Rebuilding fire-trap complex Priory Hall will cost State €40m
Completed reconstruction of Dublin estate set to top five times original estimate
New Priory estate: Of the 105 newly completed apartments, 49 are being sold on the open market, 39 will be used for social housing and 17 will be handed back to buy-to-let investors. File photograph: Alan Betson/The Irish Times
Priory Hall was built in 2007 by developer Thomas McFeely. File photograph: Collins
The cost of rebuilding Priory Hall, the notorious fire-trap Dublin apartment complex, will exceed €50 million which is five times more than originally estimated.
Sales of apartments in the revamped and renamed New Priory estate are due to be completed by the end of next month. But they will fall far short of meeting the costs of redevelopment, leaving the State with an expected shortfall of some €40 million.
Dublin City Council is in the final stages of completing reconstruction of the complex of 187 apartments, which was built in 2007 by developer Thomas McFeely, a former IRA hunger striker.
The council expects to have sold the last 49 apartments in the coming weeks for almost €13 million, or an average of €260,000 each.
Work to rebuild the complex, which was evacuated on the orders of the High Court in October 2011 because of fire risks to the 256 residents, began in 2014 and the first phase of 60 apartments was completed in 2016. Of this first phase, 43 apartments sold in a matter of days for just over €7 million.
Nine refurbished apartments were retained for social housing and eight were handed back to buy-to-let owners who had been given a stay on their mortgages for the duration of reconstruction.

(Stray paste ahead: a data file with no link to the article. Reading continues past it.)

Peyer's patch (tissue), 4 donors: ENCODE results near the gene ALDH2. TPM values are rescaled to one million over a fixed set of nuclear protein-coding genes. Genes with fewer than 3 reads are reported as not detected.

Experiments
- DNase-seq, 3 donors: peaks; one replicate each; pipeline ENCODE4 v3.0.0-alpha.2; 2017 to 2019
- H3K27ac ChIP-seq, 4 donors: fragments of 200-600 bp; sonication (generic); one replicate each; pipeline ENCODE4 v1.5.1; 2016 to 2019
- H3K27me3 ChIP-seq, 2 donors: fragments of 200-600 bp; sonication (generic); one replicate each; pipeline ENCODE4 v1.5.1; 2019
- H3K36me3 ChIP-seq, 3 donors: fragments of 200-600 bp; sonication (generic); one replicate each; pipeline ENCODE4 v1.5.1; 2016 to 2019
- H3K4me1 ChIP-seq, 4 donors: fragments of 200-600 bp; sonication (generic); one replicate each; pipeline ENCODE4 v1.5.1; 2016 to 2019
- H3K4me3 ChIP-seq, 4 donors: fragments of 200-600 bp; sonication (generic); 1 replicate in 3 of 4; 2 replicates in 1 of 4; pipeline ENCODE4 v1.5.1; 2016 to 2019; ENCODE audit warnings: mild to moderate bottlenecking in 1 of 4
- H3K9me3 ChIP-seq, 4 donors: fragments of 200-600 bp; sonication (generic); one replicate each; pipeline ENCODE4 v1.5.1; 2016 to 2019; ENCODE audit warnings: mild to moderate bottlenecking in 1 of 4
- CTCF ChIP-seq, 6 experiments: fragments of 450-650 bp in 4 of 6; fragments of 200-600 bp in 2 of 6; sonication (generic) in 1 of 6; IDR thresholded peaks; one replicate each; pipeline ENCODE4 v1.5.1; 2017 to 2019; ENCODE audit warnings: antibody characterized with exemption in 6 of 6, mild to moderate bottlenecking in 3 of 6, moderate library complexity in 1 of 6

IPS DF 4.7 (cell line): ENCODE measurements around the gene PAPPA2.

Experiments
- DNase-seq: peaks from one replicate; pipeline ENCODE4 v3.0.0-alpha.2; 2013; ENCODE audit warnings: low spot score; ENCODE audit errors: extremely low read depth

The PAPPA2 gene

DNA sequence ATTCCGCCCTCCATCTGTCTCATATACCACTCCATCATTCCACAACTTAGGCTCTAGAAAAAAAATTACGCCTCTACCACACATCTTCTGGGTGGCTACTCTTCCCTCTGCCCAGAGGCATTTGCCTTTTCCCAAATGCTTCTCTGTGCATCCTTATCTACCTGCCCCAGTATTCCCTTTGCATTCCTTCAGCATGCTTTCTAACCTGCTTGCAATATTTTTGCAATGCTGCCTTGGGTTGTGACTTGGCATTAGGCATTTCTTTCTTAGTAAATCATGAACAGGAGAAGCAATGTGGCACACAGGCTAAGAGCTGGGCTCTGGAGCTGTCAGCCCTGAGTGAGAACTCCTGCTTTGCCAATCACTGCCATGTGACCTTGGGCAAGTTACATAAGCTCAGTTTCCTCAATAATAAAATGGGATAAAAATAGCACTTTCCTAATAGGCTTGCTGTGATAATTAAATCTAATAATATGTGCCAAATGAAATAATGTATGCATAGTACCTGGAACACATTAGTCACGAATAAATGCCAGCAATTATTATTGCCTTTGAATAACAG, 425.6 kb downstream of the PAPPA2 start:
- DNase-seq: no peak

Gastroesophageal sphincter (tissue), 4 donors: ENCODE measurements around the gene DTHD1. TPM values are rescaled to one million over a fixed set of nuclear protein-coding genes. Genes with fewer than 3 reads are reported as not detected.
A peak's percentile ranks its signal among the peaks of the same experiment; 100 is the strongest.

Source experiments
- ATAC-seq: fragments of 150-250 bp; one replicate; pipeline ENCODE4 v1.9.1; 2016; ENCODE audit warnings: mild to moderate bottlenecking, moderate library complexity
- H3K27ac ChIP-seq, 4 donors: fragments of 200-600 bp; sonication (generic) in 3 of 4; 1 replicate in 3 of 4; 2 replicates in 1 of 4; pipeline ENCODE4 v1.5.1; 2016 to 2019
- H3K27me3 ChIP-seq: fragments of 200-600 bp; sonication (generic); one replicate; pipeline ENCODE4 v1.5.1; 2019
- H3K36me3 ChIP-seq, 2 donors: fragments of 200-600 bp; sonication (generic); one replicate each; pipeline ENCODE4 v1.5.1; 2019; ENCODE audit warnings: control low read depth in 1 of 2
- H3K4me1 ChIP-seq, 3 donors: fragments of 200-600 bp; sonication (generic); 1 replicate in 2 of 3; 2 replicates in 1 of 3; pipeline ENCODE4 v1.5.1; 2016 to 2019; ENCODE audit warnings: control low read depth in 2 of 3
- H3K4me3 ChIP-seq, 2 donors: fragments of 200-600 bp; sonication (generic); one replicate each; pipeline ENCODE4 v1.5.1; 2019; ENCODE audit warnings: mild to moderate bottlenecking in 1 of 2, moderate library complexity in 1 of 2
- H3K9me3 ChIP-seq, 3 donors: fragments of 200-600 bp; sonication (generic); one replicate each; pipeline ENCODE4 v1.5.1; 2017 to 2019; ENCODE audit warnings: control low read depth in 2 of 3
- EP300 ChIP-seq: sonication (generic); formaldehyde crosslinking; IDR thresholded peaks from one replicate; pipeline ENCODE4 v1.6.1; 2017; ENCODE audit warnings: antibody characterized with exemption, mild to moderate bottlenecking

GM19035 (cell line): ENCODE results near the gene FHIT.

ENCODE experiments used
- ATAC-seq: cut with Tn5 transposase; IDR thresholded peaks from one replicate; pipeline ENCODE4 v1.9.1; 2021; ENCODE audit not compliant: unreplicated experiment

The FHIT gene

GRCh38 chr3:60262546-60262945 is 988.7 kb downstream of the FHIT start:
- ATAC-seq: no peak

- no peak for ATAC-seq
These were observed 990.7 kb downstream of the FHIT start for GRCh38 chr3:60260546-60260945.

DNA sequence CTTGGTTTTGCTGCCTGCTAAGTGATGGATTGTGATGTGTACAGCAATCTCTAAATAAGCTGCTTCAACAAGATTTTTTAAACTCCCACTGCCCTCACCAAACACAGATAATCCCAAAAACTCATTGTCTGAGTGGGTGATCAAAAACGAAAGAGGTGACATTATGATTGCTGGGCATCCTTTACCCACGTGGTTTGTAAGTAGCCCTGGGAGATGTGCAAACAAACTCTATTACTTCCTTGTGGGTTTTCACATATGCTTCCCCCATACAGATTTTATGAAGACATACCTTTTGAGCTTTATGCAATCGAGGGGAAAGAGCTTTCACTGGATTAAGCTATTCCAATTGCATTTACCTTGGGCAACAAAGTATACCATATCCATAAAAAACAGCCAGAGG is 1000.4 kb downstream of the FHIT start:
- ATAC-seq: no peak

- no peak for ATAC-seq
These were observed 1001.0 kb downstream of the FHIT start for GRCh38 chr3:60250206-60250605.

The council has now finished the second and final phase of the project, bringing the total number of revamped apartments to 165. Some smaller apartments in the original complex were amalgamated to provide larger homes.
Of the 105 newly completed apartments, 49 are being sold on the open market, 39 will be used for social housing and 17 will be handed back to buy-to-let investors.
While they are expected to achieve average prices of about €100,000 more than in 2016, the profits will come nowhere close to covering the cost of redevelopment which the council now expects to reach €52 million.
In 2013 the council agreed to take over the complex and refurbish it at a cost of €10 million. This was to be funded by the exchequer but recouped through the sale of apartments.
Under a resolution process overseen by Dr Martin McAleese, banks agreed to write off debts of 62 owner-occupiers at the complex and some 25 buy-to-let owners were given a moratorium on mortgage payments.
However when work began in mid-2014 it emerged that far more extensive reconstruction was needed, including the removal of foundations containing the structurally-damaging mineral pyrite, and costs rose to €27 million.
By 2016 the cost estimate had risen to more than €36 million, largely due to construction-price inflation.
Total sales are expected to reach just under €21 million, but repayments to the banks will suck up half of this. The council can reclaim VAT refunds of about €2.5 million, but this still leaves the State about €40 million out of pocket.